Nerf war

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A team playing the Nerf-war-style game Humans vs. Zombies.

A Nerf war is a competitive sport or activity involving Nerf Blasters or other foam-firing toy weapons. The term covers a wide range of games and gatherings, from informal shootouts in offices and basements to well-organized outdoor battles with high-powered modified blasters.[1] Since foam-firing guns are relatively safe and cheap, Nerf wars can include participants and battlefields otherwise unsuitable for airsoft and paintball.

How-to[edit]

Nerf wars can take place anywhere. Any area with a good balance of open space and cover can be a candidate. Basements, offices, and backyards are common locations for informal games. For larger wars with more participants, bigger venues like gymnasiums, public parks, forests, ravines, and schools make good playing areas. The inside of a large hall such as a church may be turned into a battlefield by turning tables onto their sides.[2] When planning a Nerf war in a public area, the organizer typically reserves the space and watches out for non-participants to reduce any liability. The ability to play in free locations is an important element of a Nerf war's accessibility.

Organization[edit]

Informal wars are usually ad hoc games played in an office or backyard. These are usually all-out free-for-alls that break out spontaneously and last until the supply of darts has run out. Informal wars in a workplace are a cheap and exciting relief from daily tedium, and an interesting method to build camaraderie.

Organized wars are usually more intense, larger in scale, and well-publicized. Typically planned in advance by a group of friends, a Nerf club, or the Nerf Internet Community, these battles are held in large public areas, attract Nerf hobbyists, and usually have standardized rules. Because the games are more competitive and the battlefield larger, blasters are usually modified for increased range.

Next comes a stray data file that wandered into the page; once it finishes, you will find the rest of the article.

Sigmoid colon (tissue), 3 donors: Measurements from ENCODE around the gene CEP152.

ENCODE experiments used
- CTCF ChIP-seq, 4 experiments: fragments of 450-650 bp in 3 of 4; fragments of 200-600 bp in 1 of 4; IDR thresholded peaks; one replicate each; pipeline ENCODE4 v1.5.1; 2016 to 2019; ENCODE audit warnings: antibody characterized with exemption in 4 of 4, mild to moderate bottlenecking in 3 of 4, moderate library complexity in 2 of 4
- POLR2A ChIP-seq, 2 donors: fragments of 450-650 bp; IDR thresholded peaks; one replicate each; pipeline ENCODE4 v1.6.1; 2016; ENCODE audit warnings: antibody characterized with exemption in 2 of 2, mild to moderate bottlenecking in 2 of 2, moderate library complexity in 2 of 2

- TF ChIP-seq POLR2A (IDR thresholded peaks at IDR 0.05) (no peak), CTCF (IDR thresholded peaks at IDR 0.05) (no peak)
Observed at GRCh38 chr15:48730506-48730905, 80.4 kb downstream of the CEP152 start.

Internet Community NERF Wars[edit]

Many wars across the United States are organized and promoted through the forums of enthusiast sites like OzNerf, NerfRevolution, Nerfhaven,[3] NerfHQ,[4] Foam Universe,[5] and Heart of Nerf.[6] The members of these forums are collectively known as the Nerf Internet Community, or NIC.    The NIC holds large annual wars on both the East Coast and West Coast of the United States[7] and certain locations even have bi-annual or monthly wars. All around Australia there are wars as well, and a yearly event called Reign Of Foam.[8] Some colleges and youth groups have active clubs and associations that host Nerf Wars regularly.[9]

Rules of participation are set by the war's hosts to create a safer and more balanced game. Over time, the NIC has centered on a widely accepted set of standard rules, regulations, and game types.[10]

See also[edit]

References[edit]

  1. ^ "Modifying blasters - NHQ". Nerfhq.com. 2007-11-01. Retrieved 2012-08-21. 
  2. ^ "Hundreds Of Kids Take Part In Owasso Church's 'Nerf War' - NewsOn6.com - Tulsa, OK - News, Weather, Video and Sports - KOTV.com |". NewsOn6.com. Retrieved 2012-08-21. 
  3. ^ "Nerf forums, comics, modifications, homemades, galleries, and more!". NerfHaven. 2012-07-07. Retrieved 2012-08-21. 
  4. ^ "Nerf HQ". Nerf HQ. Retrieved 2012-08-21. 
  5. ^ "Nerfers Unite! - Index". Foam Universe. Retrieved 2012-08-21. 
  6. ^ "Home - Heart of Nerf". Heartofnerf.webs.com. Retrieved 2012-08-21. 
  7. ^ "Nerf Wars - NHQ". Nerfhq.com. 2008-12-03. Retrieved 2012-08-21. 
  8. ^ "Australian Nerf Event". Reign Of Foam. Retrieved 2012-08-21. 
  9. ^ "Freshmen unwind with Nerf wars - Variety - The Augustana Mirror - Augustana College". The Augustana Mirror. 2010-05-06. Retrieved 2012-08-21. 
  10. ^ "Nerf War Etiquette". NerfHaven. Retrieved 2012-08-21. 

Further sources[edit]